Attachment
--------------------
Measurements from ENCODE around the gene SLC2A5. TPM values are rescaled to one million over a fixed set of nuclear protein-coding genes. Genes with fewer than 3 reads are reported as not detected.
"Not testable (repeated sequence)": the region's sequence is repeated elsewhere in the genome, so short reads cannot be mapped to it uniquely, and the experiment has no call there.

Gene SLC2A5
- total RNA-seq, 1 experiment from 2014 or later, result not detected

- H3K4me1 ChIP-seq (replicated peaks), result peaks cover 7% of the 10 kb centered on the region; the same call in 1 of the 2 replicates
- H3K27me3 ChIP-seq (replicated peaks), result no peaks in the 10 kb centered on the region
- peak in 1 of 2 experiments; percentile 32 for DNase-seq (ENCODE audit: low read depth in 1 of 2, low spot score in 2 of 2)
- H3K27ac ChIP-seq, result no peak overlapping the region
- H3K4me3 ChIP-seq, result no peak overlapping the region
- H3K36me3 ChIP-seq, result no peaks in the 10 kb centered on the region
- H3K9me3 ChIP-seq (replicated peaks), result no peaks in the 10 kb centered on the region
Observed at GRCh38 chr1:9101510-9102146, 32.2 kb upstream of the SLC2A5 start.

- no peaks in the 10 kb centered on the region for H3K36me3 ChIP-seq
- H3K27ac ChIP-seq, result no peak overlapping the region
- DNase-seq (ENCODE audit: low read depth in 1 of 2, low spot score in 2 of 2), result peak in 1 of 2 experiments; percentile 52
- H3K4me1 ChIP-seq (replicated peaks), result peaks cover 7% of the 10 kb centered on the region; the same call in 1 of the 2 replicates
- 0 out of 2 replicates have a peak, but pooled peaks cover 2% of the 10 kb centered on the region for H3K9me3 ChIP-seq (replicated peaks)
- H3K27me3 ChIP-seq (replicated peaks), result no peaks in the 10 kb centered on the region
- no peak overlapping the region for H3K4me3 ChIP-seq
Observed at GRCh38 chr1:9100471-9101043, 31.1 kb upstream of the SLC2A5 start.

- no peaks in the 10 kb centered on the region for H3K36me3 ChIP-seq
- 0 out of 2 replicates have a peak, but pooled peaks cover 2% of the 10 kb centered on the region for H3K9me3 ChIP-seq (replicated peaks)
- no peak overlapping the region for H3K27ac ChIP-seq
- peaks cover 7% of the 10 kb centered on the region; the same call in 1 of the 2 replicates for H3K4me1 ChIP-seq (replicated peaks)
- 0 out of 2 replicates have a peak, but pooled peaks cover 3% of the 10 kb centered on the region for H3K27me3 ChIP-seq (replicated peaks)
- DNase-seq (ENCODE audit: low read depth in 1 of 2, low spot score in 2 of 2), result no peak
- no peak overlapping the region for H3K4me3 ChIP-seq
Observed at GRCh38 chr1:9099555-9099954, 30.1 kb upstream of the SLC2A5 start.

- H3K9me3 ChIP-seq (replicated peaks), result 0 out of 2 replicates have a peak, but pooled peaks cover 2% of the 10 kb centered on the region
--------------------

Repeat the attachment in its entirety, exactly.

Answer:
Measurements from ENCODE around the gene SLC2A5. TPM values are rescaled to one million over a fixed set of nuclear protein-coding genes. Genes with fewer than 3 reads are reported as not detected.
"Not testable (repeated sequence)": the region's sequence is repeated elsewhere in the genome, so short reads cannot be mapped to it uniquely, and the experiment has no call there.

Gene SLC2A5
- total RNA-seq, 1 experiment from 2014 or later, result not detected

- H3K4me1 ChIP-seq (replicated peaks), result peaks cover 7% of the 10 kb centered on the region; the same call in 1 of the 2 replicates
- H3K27me3 ChIP-seq (replicated peaks), result no peaks in the 10 kb centered on the region
- peak in 1 of 2 experiments; percentile 32 for DNase-seq (ENCODE audit: low read depth in 1 of 2, low spot score in 2 of 2)
- H3K27ac ChIP-seq, result no peak overlapping the region
- H3K4me3 ChIP-seq, result no peak overlapping the region
- H3K36me3 ChIP-seq, result no peaks in the 10 kb centered on the region
- H3K9me3 ChIP-seq (replicated peaks), result no peaks in the 10 kb centered on the region
Observed at GRCh38 chr1:9101510-9102146, 32.2 kb upstream of the SLC2A5 start.

- no peaks in the 10 kb centered on the region for H3K36me3 ChIP-seq
- H3K27ac ChIP-seq, result no peak overlapping the region
- DNase-seq (ENCODE audit: low read depth in 1 of 2, low spot score in 2 of 2), result peak in 1 of 2 experiments; percentile 52
- H3K4me1 ChIP-seq (replicated peaks), result peaks cover 7% of the 10 kb centered on the region; the same call in 1 of the 2 replicates
- 0 out of 2 replicates have a peak, but pooled peaks cover 2% of the 10 kb centered on the region for H3K9me3 ChIP-seq (replicated peaks)
- H3K27me3 ChIP-seq (replicated peaks), result no peaks in the 10 kb centered on the region
- no peak overlapping the region for H3K4me3 ChIP-seq
Observed at GRCh38 chr1:9100471-9101043, 31.1 kb upstream of the SLC2A5 start.

- no peaks in the 10 kb centered on the region for H3K36me3 ChIP-seq
- 0 out of 2 replicates have a peak, but pooled peaks cover 2% of the 10 kb centered on the region for H3K9me3 ChIP-seq (replicated peaks)
- no peak overlapping the region for H3K27ac ChIP-seq
- peaks cover 7% of the 10 kb centered on the region; the same call in 1 of the 2 replicates for H3K4me1 ChIP-seq (replicated peaks)
- 0 out of 2 replicates have a peak, but pooled peaks cover 3% of the 10 kb centered on the region for H3K27me3 ChIP-seq (replicated peaks)
- DNase-seq (ENCODE audit: low read depth in 1 of 2, low spot score in 2 of 2), result no peak
- no peak overlapping the region for H3K4me3 ChIP-seq
Observed at GRCh38 chr1:9099555-9099954, 30.1 kb upstream of the SLC2A5 start.

- H3K9me3 ChIP-seq (replicated peaks), result 0 out of 2 replicates have a peak, but pooled peaks cover 2% of the 10 kb centered on the region